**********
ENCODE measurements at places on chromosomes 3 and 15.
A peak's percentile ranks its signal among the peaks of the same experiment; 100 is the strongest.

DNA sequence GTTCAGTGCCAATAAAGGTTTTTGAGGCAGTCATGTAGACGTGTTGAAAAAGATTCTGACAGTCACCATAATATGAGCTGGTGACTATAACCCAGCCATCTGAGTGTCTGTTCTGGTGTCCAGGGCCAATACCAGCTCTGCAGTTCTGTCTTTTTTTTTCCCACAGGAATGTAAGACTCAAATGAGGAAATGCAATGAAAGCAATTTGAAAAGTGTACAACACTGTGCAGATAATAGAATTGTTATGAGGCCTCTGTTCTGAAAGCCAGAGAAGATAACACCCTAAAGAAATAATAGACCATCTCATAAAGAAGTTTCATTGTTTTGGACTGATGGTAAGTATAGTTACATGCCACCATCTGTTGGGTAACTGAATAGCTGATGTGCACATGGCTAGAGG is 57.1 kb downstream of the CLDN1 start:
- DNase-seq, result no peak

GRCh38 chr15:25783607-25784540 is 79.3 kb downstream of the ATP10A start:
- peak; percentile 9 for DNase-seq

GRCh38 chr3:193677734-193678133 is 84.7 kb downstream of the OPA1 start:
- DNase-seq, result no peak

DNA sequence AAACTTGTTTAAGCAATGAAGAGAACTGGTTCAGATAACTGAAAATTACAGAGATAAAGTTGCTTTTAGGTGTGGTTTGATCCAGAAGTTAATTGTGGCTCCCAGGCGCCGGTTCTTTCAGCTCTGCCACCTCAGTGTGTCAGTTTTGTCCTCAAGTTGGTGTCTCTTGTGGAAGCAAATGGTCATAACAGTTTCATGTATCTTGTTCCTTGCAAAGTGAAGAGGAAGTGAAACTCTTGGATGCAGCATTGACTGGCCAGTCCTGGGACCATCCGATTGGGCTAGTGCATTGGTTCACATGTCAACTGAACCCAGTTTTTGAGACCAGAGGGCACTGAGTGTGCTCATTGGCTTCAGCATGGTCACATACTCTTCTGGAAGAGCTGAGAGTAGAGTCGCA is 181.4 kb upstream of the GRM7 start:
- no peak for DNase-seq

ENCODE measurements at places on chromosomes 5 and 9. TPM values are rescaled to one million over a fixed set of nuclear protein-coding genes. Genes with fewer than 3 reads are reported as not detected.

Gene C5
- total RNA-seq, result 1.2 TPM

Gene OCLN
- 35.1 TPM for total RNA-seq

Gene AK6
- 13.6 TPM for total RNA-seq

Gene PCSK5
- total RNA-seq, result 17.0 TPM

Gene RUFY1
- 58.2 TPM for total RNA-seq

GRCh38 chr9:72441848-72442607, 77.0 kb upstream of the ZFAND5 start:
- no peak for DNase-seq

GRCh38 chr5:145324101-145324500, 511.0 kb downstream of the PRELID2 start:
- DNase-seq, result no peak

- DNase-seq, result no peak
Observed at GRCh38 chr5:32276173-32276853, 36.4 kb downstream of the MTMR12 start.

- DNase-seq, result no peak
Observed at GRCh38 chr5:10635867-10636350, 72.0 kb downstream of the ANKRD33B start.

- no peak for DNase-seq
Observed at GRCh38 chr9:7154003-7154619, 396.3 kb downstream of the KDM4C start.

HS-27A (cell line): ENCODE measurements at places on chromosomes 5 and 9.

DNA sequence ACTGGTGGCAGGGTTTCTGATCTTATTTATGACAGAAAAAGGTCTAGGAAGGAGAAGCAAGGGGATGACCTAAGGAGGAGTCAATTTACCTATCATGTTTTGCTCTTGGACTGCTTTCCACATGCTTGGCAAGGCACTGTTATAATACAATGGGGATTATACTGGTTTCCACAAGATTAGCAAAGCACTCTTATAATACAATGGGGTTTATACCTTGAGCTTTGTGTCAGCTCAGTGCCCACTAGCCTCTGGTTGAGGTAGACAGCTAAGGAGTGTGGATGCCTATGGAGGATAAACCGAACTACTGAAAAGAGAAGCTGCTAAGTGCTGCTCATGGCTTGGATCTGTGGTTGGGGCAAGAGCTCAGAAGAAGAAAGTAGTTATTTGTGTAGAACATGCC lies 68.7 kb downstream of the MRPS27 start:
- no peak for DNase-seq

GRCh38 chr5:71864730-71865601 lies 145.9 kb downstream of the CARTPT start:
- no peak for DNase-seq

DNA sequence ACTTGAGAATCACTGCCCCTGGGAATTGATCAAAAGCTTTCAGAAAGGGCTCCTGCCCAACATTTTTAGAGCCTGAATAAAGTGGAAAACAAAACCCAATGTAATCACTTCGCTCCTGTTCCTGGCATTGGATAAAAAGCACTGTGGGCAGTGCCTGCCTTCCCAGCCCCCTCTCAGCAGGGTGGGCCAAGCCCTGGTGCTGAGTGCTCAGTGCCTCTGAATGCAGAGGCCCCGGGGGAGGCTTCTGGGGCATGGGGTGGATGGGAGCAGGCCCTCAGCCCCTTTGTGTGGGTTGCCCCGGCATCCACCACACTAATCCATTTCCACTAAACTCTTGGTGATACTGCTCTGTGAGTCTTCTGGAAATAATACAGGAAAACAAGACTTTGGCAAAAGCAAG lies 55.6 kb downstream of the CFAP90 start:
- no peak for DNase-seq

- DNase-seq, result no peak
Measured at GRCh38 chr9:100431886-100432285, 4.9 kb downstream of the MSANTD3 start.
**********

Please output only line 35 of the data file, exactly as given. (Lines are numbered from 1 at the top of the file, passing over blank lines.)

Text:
GRCh38 chr5:71864730-71865601 lies 145.9 kb downstream of the CARTPT start: